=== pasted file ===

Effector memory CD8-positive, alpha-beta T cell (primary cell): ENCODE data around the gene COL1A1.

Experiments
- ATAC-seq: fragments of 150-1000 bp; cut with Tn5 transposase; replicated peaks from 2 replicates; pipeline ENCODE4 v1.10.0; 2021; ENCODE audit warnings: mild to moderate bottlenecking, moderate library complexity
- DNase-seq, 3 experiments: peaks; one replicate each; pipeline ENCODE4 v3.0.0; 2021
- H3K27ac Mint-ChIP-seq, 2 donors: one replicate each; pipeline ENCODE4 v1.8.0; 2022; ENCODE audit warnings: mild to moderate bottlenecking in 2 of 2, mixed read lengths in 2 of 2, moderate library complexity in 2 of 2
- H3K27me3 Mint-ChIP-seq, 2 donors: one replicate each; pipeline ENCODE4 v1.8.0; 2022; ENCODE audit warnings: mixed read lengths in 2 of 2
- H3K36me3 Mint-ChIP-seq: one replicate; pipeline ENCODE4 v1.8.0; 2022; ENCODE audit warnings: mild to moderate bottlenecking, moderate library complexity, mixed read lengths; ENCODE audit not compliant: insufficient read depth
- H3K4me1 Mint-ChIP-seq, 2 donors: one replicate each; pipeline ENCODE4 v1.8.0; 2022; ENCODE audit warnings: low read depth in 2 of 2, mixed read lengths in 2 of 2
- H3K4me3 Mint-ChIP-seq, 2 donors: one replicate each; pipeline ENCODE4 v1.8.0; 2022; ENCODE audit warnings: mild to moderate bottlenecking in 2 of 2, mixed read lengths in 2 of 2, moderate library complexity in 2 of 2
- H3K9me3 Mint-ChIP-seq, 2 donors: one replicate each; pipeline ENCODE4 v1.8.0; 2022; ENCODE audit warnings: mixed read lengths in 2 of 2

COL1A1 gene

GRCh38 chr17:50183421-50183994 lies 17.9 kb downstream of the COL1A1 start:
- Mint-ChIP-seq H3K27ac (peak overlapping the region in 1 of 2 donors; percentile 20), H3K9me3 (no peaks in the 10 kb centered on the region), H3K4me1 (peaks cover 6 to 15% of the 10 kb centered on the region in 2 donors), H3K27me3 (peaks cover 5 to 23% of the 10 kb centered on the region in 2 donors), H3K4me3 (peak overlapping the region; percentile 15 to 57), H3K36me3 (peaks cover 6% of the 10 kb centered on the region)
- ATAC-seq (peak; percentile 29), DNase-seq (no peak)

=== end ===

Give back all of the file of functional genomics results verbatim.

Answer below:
Effector memory CD8-positive, alpha-beta T cell (primary cell): ENCODE data around the gene COL1A1.

Experiments
- ATAC-seq: fragments of 150-1000 bp; cut with Tn5 transposase; replicated peaks from 2 replicates; pipeline ENCODE4 v1.10.0; 2021; ENCODE audit warnings: mild to moderate bottlenecking, moderate library complexity
- DNase-seq, 3 experiments: peaks; one replicate each; pipeline ENCODE4 v3.0.0; 2021
- H3K27ac Mint-ChIP-seq, 2 donors: one replicate each; pipeline ENCODE4 v1.8.0; 2022; ENCODE audit warnings: mild to moderate bottlenecking in 2 of 2, mixed read lengths in 2 of 2, moderate library complexity in 2 of 2
- H3K27me3 Mint-ChIP-seq, 2 donors: one replicate each; pipeline ENCODE4 v1.8.0; 2022; ENCODE audit warnings: mixed read lengths in 2 of 2
- H3K36me3 Mint-ChIP-seq: one replicate; pipeline ENCODE4 v1.8.0; 2022; ENCODE audit warnings: mild to moderate bottlenecking, moderate library complexity, mixed read lengths; ENCODE audit not compliant: insufficient read depth
- H3K4me1 Mint-ChIP-seq, 2 donors: one replicate each; pipeline ENCODE4 v1.8.0; 2022; ENCODE audit warnings: low read depth in 2 of 2, mixed read lengths in 2 of 2
- H3K4me3 Mint-ChIP-seq, 2 donors: one replicate each; pipeline ENCODE4 v1.8.0; 2022; ENCODE audit warnings: mild to moderate bottlenecking in 2 of 2, mixed read lengths in 2 of 2, moderate library complexity in 2 of 2
- H3K9me3 Mint-ChIP-seq, 2 donors: one replicate each; pipeline ENCODE4 v1.8.0; 2022; ENCODE audit warnings: mixed read lengths in 2 of 2

COL1A1 gene

GRCh38 chr17:50183421-50183994 lies 17.9 kb downstream of the COL1A1 start:
- Mint-ChIP-seq H3K27ac (peak overlapping the region in 1 of 2 donors; percentile 20), H3K9me3 (no peaks in the 10 kb centered on the region), H3K4me1 (peaks cover 6 to 15% of the 10 kb centered on the region in 2 donors), H3K27me3 (peaks cover 5 to 23% of the 10 kb centered on the region in 2 donors), H3K4me3 (peak overlapping the region; percentile 15 to 57), H3K36me3 (peaks cover 6% of the 10 kb centered on the region)
- ATAC-seq (peak; percentile 29), DNase-seq (no peak)